During Pride Month, we honor the tens of thousands of LGBTQ+ people who suffered at the hands of the Nazi regime and strengthen our resolve to counter “all forms of racism and discrimination that undermine fundamental democratic principles.”
While much research into the plight of LGBTQ+ victims of Nazi persecution has been conducted, there are still many gaps, in part because of the difficulty of uncovering these experiences. Because of continued persecution after the war, for example, very few LGBTQ+ people were able to give testimony of their experiences.
The following resources provide helpful introductory overviews for teaching and learning about this important topic.
Gay men were persecuted under Paragraph 175 of the German penal code, which criminalized sexual relations between men. The Nazis revised this statute, which had been introduced in 1871, making it broader and harsher. This Holocaust Encyclopedia article offers a useful overview of the history of this law, as well as its post-war use.
Visit the site: Holocaust Encyclopedia on Paragraph 175
There are very few testimonies of LGBTQ+ survivors of Nazi persecution, in part because of their continued persecution and stigmatization after the war.
Of the 55,000 testimonies of the USC Shoah Foundation’s Visual History Archive, only six come from people persecuted for being gay. These stories of survival, resistance, rescue, and heartbreaking loss are therefore all the more precious. The Archive also includes testimony from other witnesses, who recall their encounters with gay men and women who provided rescue and aid at great risk to their own lives.
Visit the site: USC Shoah Foundation Testimony on LGBTQ+ Pride
This I Witness mini lesson on “Understanding Love” encourages students to emphasize love as a general human feeling, irrespective of other factors such as race or gender. Using Teofil (Stefan) Kosinski’s testimony from the USC Shoah Foundation’s archive, teachers can encourage students to deepen their understanding of the importance of context when interpreting narratives. The lesson, which can be included as part of a literary skills-building unit, includes instructions for teachers, a worksheet for students, and Kosinski’s video testimony.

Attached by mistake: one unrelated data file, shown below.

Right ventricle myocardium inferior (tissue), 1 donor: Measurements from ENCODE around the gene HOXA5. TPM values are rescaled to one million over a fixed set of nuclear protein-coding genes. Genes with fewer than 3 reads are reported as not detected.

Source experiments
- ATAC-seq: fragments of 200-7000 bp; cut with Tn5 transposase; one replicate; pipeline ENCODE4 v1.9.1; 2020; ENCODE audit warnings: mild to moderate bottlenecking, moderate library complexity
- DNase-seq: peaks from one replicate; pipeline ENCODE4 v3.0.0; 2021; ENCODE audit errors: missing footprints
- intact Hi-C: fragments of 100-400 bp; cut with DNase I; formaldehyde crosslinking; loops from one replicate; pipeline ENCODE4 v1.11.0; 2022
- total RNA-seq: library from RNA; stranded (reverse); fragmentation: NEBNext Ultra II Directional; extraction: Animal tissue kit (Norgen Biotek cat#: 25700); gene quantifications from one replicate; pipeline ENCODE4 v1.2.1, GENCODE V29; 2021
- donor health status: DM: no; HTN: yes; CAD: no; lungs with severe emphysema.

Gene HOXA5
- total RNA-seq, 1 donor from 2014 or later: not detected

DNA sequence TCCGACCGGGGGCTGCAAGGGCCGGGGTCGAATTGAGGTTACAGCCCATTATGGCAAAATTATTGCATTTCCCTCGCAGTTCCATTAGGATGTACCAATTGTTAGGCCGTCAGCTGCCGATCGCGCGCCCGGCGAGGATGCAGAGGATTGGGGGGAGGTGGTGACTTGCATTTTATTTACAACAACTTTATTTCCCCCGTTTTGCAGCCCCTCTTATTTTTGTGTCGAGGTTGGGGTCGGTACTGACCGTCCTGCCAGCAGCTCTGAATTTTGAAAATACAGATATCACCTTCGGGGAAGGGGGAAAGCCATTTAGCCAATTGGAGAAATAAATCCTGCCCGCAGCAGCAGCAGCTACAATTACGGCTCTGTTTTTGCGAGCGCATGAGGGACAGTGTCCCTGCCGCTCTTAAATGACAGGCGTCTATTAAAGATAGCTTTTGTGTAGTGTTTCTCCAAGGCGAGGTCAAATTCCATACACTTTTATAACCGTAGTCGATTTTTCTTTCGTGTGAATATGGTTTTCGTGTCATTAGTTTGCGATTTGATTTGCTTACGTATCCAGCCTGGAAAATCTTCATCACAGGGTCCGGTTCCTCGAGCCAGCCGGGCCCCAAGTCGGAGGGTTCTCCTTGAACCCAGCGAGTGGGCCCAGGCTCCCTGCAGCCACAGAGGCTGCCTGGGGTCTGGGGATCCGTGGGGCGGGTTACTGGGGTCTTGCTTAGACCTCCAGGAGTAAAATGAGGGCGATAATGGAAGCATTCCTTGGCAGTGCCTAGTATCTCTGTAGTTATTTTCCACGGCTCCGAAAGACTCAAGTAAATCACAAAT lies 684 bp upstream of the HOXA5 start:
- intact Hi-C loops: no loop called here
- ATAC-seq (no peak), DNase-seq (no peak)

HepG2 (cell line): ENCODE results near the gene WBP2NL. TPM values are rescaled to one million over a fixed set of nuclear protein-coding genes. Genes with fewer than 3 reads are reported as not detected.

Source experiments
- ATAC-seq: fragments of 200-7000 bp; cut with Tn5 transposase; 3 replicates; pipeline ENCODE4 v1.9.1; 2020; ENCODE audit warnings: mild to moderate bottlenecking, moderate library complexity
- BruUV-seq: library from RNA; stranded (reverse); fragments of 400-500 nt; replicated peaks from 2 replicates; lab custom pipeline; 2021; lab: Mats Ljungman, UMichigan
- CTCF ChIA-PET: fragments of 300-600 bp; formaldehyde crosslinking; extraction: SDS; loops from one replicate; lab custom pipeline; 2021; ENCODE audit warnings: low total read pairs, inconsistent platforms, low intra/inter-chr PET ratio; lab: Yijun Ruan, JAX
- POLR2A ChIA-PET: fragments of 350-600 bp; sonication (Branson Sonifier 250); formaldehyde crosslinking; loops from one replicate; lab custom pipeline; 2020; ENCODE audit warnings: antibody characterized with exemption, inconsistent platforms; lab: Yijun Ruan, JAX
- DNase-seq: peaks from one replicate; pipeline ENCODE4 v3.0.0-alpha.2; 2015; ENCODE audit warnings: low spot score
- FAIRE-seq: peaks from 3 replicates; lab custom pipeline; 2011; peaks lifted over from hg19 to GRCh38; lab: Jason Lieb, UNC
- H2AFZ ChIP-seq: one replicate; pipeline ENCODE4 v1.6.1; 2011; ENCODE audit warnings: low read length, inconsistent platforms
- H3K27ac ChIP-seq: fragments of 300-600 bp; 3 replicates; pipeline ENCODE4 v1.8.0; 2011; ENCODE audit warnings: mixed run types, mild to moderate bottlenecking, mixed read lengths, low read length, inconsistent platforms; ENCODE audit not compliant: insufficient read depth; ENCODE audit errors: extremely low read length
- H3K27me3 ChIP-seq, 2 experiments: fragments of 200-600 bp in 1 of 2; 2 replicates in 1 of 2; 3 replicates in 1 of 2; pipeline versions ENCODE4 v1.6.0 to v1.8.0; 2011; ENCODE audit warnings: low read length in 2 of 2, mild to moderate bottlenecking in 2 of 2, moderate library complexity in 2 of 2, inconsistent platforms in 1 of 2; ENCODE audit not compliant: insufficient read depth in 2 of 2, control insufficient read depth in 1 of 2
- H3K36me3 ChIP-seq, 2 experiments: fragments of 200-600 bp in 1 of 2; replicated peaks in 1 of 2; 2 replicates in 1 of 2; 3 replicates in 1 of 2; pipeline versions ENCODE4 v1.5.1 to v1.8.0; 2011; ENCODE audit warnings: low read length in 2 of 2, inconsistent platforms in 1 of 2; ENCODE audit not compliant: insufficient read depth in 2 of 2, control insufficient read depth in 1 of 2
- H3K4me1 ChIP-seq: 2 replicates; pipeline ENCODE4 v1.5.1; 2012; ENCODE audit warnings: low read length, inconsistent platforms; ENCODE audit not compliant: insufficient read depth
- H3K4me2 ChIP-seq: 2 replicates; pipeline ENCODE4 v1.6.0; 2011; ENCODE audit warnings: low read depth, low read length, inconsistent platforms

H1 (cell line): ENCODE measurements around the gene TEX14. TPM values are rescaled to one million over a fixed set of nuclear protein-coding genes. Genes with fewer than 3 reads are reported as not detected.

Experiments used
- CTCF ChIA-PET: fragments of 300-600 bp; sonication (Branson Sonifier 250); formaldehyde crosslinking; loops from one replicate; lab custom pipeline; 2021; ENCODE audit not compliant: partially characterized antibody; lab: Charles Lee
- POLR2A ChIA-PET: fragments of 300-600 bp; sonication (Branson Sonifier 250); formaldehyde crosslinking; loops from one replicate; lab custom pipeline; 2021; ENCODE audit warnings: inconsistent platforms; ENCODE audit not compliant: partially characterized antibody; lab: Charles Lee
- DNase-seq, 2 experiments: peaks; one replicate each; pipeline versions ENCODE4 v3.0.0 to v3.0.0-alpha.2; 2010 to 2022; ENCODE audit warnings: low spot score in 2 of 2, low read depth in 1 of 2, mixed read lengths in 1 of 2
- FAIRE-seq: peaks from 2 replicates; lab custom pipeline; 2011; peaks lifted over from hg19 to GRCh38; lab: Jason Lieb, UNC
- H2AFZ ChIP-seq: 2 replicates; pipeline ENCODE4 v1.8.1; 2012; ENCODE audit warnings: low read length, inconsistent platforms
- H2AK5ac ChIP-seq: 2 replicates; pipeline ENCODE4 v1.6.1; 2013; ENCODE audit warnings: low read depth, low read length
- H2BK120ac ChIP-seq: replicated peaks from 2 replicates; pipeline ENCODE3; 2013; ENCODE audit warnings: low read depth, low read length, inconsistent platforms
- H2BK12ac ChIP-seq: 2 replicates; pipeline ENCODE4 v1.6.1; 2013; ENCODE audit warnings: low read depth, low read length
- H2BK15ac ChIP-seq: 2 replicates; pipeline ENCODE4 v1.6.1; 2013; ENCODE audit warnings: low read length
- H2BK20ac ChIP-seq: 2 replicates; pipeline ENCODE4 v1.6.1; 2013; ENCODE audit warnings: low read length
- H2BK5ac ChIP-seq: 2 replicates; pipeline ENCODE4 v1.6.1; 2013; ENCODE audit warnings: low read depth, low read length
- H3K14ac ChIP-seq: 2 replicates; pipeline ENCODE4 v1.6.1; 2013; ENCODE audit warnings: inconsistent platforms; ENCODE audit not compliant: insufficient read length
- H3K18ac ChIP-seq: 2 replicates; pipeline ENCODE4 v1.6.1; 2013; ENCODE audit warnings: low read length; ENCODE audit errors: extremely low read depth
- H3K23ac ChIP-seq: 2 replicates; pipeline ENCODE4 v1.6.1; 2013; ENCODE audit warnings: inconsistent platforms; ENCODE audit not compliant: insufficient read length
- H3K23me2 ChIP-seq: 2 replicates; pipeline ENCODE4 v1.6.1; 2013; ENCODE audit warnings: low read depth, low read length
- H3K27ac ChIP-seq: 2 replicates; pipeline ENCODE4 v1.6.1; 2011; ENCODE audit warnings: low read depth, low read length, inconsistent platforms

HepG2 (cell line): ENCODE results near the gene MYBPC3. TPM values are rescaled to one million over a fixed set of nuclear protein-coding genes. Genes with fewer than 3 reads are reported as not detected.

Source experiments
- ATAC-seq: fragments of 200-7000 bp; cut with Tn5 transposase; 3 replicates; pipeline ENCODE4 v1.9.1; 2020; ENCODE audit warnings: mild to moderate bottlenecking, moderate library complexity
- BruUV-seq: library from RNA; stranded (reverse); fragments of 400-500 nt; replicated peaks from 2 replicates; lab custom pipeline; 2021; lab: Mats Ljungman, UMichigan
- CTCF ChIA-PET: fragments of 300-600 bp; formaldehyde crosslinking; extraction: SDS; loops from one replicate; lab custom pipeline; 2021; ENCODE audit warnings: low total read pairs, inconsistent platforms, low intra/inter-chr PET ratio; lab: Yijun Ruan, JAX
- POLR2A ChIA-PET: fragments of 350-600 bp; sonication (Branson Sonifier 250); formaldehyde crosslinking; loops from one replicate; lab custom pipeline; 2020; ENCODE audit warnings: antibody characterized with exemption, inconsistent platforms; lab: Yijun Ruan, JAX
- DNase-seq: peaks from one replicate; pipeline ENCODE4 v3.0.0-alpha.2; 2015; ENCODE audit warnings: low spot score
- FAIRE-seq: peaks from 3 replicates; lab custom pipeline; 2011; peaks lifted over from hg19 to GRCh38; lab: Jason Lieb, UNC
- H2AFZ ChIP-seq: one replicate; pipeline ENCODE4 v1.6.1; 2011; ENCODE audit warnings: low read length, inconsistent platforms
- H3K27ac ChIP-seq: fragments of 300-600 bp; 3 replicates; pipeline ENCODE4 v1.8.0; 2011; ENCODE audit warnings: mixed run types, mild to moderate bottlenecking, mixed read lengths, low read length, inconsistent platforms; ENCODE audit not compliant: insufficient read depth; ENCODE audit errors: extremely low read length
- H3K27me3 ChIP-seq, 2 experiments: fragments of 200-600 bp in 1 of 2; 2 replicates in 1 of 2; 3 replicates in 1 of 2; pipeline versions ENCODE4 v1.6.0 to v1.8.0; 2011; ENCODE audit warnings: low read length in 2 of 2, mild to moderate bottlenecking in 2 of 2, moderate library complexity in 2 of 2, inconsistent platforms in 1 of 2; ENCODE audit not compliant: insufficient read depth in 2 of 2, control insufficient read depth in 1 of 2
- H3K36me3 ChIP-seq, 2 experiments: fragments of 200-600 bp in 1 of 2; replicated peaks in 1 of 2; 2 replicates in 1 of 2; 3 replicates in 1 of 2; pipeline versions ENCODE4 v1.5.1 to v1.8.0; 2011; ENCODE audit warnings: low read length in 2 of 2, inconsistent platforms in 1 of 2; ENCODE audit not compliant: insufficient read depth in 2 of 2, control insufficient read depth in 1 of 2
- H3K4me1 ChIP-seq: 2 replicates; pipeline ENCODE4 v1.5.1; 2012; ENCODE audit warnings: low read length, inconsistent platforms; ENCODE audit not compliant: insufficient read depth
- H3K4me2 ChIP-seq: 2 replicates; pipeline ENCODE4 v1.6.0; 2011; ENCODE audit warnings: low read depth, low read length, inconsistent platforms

Visit the site: iWitness “Understanding Love” lesson
This 2000 documentary from Oscar winning directors Rob Epstein and Jeffrey Friedman tells the story of Nazi persecution of homosexuals based on interviews with gay survivors. USHMM historian Klaus Mueller of the United States delegation to the IHRA worked on the film and conducted the survivor interviews.
Created by the Anne Frank House and partners like _erinnern.at_, Stories that Move is a free online resource available in multiple languages that helps learners think about diversity, discrimination, and their own views and choices. One of the stories included in Learning Path 3 is that of Stefan Kosiński, who was persecuted under Paragraph 175, and who provided his testimony to the USC Shoah Foundation’s Visual History Archive.
Visit the site: Stories that Move